DIY Dummy Load

A DIY Dummy Load that will handle about 100w RF from 1.8 Khz to 450 Mhz.

I made a dummy load before using a bunch of resistors, a paint can, and added some electronics so it could measure the radio’s power output. Unfortunately that dummy load is only good through 2 meters and a lot of my stuff is done on 70cm now.

This dummy load is a bit different and is based on a design from Nuts & Volts Magazine, 2019, Issue 3.

Completed 100w Dummy Load

Parts List

1100w 50ohm RF Resistor
1SO-239 Panel Mount Connector (or other suitable connector)
64-40 Bolts ½ inch Long
24-40 Bolts 1 ¼ inches Long
84-40 Nuts
4Washers that fit 4-40 bolts
11in long piece of heat shrink tube Size 1/4in Wide
112V PC Fan 80mm
1Aluminum Sheet 10in X 4in X 1/16in Thick
1PowerPole or DC Connector
1Solder Wick / Copper Braid / 16AWG Solid Copper Wire 1in Long
4Stick on Rubber Feet
1Good Quality Thermal Paste (Arctic Silver or similar)


  • Drill & Drill Bits (3/32 Inch & 5/8 Inch)
  • Soldering Iron & Solder
  • Wire Strippers
  • PowerPole Crimping Tool (If you use PowerPoles)
  • Screw Driver
  • Socket or Pliers for the 4-40 Nuts
  • Block of wood at least 5in long on one side
  • Permanent Marker
  • Ruler or Tape Measure


  1. Measure 4 inches in from the end of the aluminum sheet (this will make a 4in square on the sheet) and draw a line.
  2. Next measure ½ inch from the other end of the aluminum sheet and mark that line. These lines are where you will bend the aluminum, but don’t do that yet.
  3. Now mark the center of the 4in square you created with that first line, by measuring in 2 inches from each side or use a ruler to draw two diagonal lines from the corners of the aluminum sheet to the corners of the line you drew. Where these lines meet should be the center of your square.
  4. Next place the aluminum sheet on your block of wood and clamp it down.
  5. Drill a 5/8 inch hole through the aluminum sheet on that center mark. The wood will ensure you don’t drill through your good desk or table. 🙂
  6. Now ensure the SO-239 will fit in that hole. You may need to file the edges a bit with a round file.
  7. Once the SO-239 fits in the hole, mark the 4 holes around the connector and drill them out with the 3/32 inch drill bit. I would place the wood under the holes you’re drilling.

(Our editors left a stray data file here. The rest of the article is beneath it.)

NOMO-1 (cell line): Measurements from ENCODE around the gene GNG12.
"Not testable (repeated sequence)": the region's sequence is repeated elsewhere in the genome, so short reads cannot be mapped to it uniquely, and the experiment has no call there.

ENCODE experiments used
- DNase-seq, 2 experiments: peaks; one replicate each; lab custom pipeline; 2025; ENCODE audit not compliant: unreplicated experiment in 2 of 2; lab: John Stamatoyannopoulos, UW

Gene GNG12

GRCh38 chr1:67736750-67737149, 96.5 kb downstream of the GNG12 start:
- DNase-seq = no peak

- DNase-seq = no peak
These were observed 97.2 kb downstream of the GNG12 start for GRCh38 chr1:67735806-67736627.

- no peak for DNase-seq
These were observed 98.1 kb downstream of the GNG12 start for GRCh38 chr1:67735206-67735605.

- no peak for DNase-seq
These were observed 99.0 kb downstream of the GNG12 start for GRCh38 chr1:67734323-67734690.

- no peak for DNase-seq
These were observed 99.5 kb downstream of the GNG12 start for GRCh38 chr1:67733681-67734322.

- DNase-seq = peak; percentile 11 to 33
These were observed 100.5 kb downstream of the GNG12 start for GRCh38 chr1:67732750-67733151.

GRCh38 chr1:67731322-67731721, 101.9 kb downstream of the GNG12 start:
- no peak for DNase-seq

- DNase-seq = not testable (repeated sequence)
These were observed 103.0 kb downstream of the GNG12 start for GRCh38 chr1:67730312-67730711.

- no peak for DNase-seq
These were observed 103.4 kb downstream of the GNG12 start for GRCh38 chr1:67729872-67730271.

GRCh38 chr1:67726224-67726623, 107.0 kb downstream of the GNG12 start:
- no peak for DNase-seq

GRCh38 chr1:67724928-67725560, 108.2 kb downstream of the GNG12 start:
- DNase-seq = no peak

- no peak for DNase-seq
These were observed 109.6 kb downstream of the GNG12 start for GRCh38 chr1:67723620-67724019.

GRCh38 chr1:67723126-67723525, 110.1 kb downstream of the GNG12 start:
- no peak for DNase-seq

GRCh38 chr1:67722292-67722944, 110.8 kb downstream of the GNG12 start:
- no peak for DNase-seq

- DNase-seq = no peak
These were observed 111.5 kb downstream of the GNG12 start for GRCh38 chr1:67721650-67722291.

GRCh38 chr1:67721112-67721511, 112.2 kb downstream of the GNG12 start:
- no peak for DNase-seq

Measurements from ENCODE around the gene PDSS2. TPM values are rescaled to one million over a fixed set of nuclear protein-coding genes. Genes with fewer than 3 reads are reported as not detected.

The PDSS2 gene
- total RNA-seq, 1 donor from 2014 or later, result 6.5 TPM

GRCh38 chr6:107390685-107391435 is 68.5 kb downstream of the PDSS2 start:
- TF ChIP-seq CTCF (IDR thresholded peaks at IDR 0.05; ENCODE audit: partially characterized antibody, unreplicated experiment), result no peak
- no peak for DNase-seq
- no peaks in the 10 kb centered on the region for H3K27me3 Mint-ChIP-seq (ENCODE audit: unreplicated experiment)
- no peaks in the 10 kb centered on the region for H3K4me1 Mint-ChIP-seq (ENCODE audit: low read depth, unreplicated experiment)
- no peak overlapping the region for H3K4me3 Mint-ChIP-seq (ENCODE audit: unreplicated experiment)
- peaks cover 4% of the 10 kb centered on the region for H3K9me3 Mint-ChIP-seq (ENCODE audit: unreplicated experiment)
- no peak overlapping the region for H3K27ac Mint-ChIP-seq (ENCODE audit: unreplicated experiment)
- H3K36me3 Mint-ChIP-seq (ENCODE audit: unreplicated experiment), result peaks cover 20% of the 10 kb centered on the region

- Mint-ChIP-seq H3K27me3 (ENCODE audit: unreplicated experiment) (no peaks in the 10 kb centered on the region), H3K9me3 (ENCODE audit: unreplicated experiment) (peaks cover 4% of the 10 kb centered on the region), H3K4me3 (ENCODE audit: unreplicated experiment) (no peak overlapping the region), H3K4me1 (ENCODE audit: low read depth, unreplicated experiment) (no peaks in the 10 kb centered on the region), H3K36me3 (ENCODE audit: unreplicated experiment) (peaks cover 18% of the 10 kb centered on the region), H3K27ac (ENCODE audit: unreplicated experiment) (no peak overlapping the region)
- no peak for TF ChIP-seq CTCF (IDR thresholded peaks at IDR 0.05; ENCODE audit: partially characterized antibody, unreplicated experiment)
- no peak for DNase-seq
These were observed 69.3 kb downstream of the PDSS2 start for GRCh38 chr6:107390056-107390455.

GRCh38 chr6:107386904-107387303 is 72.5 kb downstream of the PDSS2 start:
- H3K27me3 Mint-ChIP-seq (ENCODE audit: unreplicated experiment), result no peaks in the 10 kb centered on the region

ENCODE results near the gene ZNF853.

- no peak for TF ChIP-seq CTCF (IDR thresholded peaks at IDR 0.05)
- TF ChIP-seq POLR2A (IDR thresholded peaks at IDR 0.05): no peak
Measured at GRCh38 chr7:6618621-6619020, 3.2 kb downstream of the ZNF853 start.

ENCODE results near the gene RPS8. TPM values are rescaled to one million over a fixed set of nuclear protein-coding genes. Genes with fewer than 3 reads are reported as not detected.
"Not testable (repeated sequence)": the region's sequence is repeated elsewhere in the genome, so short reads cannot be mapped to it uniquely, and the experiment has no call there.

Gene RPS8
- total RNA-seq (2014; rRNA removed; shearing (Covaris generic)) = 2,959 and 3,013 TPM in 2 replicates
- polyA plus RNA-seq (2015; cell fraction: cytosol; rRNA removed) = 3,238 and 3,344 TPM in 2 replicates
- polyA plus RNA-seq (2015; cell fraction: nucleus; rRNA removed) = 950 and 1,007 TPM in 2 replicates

8. Now place the aluminum sheet over the block of wood, lining up the line you drew with the wood and bend it over. It might be easier to do this in a tabletop vice.
  9. After that, use 4 of the ½ inch 4-40 bolts and 4 nuts to secure the SO-239 into the aluminum sheet.
  10. Now place the resistor on the inside of the sheet as close to the SO 239 connector as possible. Remember that your nuts and bolts must fit. Mark the two holes for the resistor.
  11. Drill two 3/32 inch holes for the resistor. DO NOT drill through the holes already in the resistor, remove it first.
  12. Apply thermal paste to the bottom of the resistor.
  13. Ensure that the center pin of the resistor (the little foil tab) is facing the SO-239.
  14. Put two ½ inch long 4-40 bolts through the resistor and the holes in the aluminum sheet. Add one washer to each bolt against the aluminum sheet. Then add one 4-40 nut to each bolt and hand tighten only. You just want it slightly snug, don’t break the resistor.
  15. Next, add flux to the foil tab of the resistor and solder a small piece of copper braid (or wire) to the foil tab, slip the heat shrink tubing over the wire and foil tab and then solder the other end of the braid to the center pin of the SO-239.
  16. Place the aluminum sheet over the wood again, lining up the other line with the edge of the wood or edge of the vice and bend it up.
  17. Place the fan against this lip of the sheet and mark the holes. Drill two 3/32 inch holes.
  18. Place the fan so that it blows air towards the resistor and put the fan on the inside of the lip.
  19. Next using two 1 ¼ inch long 4-40 bolts, 2 washers, and 2 nuts, bolt the fan to the sheet with a washer between the fan and the nut.
  20. Next add a PowerPole or DC connector to the fan’s wires.

Now you have a 100W dummy load that should work from 160m through about 70cm. Use the least amount of power possible when testing. I wouldn’t use this over 50w except for very short durations. The more power you use, the shorter the life of the resistor and you could burn it up.

SWR Graphs

So how does it stack up? Check out these SWR graphs. Under 1.2 to 1 SWR from 1.8Mhz to 148Mhz is good enough for me. On 70cm it has an SWR under 1.46 to 1, so it’s not the best, but it’s usable.

1.8Mhz to 50Mhz SWR
2m Band SWR
50Mhz to 148Mhz SWR
70cm Band SWR

More Images

Dummy Load – Top View
Dummy Load – Resistor/SO-239 Connection
Dummy Load – Bottom View

Author: Tyler Morris

I am a graduate of the University of Pittsburgh at Bradford. I earned a B.S. in Computer Information Systems & Technology with a minor in Digital Graphic Design in Dec. of 2018. My focus is on computer repair and web design. I also earned my extra class amateur radio (ham radio) license in 2008. I currently spend my time helping other hams setup DSTAR/Digital repeaters, maintaining a local DSTAR hotspot, taking photographs, occasionally volunteering on committees at Pitt-Bradford, and keeping goldfish and koi.

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